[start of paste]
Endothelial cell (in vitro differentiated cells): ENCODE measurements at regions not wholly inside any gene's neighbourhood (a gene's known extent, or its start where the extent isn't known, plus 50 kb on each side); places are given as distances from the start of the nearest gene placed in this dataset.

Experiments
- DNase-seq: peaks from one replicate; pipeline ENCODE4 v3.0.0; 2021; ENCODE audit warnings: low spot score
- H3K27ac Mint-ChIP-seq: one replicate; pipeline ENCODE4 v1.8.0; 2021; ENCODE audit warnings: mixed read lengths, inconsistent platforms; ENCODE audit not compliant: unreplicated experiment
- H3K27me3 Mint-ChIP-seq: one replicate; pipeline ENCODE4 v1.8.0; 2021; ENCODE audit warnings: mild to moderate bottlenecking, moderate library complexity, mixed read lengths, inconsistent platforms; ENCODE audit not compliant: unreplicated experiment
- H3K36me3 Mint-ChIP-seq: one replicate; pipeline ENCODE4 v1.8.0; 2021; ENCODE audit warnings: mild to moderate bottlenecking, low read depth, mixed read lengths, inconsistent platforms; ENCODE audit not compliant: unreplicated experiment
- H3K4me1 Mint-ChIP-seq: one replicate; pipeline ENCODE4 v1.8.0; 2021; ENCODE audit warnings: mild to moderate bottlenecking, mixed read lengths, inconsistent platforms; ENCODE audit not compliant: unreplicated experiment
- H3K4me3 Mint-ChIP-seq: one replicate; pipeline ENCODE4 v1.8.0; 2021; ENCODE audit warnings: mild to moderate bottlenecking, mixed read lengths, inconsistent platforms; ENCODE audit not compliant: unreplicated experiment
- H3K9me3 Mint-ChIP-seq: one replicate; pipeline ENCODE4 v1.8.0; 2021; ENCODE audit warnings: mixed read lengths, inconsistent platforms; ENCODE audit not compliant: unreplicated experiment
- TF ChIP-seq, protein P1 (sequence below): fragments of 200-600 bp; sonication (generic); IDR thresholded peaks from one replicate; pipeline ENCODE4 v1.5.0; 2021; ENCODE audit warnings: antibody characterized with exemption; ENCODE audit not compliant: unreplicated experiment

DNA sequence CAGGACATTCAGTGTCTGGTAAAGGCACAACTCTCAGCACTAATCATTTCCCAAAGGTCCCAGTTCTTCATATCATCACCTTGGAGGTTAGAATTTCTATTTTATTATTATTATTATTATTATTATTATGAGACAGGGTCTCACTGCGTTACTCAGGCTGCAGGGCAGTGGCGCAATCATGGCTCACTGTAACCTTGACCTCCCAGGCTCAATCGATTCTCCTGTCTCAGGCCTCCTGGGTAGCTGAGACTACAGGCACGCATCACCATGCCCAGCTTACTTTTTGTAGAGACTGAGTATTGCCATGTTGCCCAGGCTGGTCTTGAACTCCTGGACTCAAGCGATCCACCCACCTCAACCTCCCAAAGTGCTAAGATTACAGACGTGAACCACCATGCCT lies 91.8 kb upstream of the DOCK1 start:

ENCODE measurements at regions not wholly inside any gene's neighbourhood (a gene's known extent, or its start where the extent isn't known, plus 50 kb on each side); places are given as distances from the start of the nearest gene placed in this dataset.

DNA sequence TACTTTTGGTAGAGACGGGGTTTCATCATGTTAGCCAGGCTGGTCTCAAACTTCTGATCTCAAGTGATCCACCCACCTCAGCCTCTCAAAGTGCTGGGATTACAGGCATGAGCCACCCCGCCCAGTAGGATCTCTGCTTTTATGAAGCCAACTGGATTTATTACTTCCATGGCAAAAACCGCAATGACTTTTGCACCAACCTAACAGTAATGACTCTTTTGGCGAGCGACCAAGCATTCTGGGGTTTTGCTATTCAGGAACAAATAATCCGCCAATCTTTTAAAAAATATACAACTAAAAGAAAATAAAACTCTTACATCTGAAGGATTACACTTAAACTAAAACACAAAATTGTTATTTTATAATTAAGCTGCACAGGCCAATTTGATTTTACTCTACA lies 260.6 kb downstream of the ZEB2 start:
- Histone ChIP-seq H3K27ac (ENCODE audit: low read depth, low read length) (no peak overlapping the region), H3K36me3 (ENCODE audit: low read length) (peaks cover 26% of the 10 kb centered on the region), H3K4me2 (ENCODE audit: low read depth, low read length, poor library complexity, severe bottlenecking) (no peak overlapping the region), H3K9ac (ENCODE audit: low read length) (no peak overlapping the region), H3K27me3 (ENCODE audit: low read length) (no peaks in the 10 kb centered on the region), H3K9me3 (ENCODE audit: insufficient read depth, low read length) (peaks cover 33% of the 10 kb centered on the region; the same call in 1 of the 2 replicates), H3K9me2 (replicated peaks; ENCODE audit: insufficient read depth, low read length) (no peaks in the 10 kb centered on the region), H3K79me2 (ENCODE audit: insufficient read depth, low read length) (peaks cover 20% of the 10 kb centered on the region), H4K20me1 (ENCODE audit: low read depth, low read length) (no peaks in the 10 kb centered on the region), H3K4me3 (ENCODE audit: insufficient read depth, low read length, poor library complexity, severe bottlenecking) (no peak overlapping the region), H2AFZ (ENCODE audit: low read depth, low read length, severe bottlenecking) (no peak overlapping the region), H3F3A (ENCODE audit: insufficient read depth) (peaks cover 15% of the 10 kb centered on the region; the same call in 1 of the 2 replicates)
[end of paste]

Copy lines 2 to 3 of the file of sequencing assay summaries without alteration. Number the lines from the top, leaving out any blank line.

Experiments
- DNase-seq: peaks from one replicate; pipeline ENCODE4 v3.0.0; 2021; ENCODE audit warnings: low spot score